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How a child is taken into care by the Royal Borough

Children are usually best cared for in their own families and we do everything we can to help parents and families look after their children.

However, there are times when children aren't able to live with their families. In these situations, the children may be cared for by the Royal Borough of Greenwich. This is called being taken into care or looked after.

Why children may be in care or looked after

There are a variety of reasons why children and young people have to live away from their families from time to time. This can happen when there is no one else to look after them because:

  • parents or carers are unwell
  • the family is having difficulties
  • children have a disability and their family requires short or longer-term respite care
  • children are in the care of the local authority due to a court order.

Before a child becomes looked after, social workers look very carefully at the child's situation. Everybody must be certain that alternative care is the best option.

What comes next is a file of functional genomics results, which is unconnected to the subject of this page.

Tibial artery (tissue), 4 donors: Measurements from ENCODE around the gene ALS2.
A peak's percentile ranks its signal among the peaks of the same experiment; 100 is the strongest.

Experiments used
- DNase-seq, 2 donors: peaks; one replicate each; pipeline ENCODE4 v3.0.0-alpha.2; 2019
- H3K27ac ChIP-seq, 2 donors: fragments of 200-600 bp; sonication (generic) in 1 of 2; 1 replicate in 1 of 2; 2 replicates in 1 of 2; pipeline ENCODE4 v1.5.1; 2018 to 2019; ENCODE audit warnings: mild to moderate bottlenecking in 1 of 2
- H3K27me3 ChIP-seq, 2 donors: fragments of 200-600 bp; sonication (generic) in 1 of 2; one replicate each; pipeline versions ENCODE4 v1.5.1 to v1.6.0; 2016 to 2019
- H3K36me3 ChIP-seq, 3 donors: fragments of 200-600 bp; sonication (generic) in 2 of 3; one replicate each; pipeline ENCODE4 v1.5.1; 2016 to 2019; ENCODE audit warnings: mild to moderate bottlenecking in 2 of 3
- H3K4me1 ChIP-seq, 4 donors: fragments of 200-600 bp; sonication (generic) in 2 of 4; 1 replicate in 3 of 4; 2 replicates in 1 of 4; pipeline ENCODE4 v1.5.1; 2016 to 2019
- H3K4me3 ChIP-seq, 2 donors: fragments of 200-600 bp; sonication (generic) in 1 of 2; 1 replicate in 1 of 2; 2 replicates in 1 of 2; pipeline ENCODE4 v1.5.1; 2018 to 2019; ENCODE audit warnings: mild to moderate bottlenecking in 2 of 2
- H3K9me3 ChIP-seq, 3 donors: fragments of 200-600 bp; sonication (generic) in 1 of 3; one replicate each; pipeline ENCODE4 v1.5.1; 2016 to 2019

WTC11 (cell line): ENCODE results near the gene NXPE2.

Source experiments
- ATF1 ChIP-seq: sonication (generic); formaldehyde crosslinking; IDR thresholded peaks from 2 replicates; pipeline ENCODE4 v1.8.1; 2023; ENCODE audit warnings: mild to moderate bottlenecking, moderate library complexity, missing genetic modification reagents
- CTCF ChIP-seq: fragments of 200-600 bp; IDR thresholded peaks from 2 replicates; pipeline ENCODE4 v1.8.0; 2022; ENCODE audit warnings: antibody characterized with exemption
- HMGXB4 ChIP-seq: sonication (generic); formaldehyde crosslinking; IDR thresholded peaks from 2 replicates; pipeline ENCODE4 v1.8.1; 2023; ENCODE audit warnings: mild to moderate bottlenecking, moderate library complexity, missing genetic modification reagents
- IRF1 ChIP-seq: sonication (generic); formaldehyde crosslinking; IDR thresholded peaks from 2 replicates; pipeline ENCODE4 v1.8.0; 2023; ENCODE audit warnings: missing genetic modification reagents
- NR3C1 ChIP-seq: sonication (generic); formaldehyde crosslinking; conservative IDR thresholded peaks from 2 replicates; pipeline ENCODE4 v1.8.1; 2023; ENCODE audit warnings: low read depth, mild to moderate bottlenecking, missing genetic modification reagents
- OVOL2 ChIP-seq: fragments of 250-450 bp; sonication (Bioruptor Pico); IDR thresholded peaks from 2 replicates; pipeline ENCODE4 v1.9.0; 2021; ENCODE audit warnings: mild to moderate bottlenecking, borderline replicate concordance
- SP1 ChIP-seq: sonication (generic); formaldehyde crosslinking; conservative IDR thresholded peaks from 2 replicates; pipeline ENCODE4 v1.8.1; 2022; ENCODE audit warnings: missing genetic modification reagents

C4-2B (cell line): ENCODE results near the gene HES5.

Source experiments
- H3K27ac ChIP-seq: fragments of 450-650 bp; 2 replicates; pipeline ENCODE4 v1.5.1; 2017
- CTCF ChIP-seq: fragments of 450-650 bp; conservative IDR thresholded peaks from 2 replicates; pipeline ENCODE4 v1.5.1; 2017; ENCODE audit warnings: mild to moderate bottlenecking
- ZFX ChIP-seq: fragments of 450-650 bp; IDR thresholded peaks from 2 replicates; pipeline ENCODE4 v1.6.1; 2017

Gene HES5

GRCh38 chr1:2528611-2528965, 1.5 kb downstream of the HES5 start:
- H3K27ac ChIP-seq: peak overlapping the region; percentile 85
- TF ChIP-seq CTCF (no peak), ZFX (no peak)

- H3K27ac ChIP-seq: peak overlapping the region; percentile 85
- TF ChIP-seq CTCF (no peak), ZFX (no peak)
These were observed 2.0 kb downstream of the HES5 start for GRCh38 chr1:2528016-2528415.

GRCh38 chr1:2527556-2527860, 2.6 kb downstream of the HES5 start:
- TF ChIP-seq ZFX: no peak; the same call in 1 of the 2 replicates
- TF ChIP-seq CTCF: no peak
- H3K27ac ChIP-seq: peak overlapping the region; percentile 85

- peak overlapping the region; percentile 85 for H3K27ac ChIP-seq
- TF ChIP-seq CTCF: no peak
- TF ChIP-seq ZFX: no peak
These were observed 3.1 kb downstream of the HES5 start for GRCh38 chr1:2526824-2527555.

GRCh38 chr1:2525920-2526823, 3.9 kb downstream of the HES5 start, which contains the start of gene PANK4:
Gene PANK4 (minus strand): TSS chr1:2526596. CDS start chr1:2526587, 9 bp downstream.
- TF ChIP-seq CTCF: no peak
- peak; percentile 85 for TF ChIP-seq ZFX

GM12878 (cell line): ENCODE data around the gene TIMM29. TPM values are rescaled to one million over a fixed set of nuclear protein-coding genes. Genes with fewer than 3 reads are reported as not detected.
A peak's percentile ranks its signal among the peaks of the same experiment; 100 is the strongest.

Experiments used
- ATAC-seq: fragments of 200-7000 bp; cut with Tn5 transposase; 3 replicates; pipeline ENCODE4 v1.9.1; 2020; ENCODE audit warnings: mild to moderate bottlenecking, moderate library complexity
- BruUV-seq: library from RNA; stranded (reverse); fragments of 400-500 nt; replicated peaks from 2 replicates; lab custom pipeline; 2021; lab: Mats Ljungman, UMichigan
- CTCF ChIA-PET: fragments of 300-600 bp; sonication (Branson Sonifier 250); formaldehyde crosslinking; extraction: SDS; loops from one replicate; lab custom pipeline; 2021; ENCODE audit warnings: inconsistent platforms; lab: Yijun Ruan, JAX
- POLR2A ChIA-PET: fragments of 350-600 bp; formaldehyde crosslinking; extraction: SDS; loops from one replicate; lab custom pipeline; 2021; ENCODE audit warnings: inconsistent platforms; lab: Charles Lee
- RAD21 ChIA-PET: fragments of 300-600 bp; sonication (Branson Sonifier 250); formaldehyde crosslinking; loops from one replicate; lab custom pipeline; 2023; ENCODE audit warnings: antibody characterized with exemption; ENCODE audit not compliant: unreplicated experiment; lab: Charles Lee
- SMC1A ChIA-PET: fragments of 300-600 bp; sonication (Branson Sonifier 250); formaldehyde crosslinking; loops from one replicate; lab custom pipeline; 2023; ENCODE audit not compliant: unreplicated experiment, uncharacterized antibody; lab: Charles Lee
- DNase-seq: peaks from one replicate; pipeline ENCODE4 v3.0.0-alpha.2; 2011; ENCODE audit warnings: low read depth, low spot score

Parents, carers and children are involved as much as possible. It is very important that the child's feelings and wishes are heard.

All options for children who need care will be considered. We will consider whether it is possible for the child to be looked after by other family members, or close friends.

We will consider if the child could be fostered for a while, or if residential services would be in the child's best interests.

If a child is to become looked after without a court order, the person who has parental responsibility needs to agree.

They will be asked to sign an agreement and give consent for medical treatment in an emergency.

Wherever possible, plans are made to work with the family and the child with the aim of returning the child safely to the care of their family, with support if necessary.

Further information

Please contact Children's Services if you would like to know more.

Guide for looked-after children and young people

Download the looked-after children placement sufficiency and commissioning strategy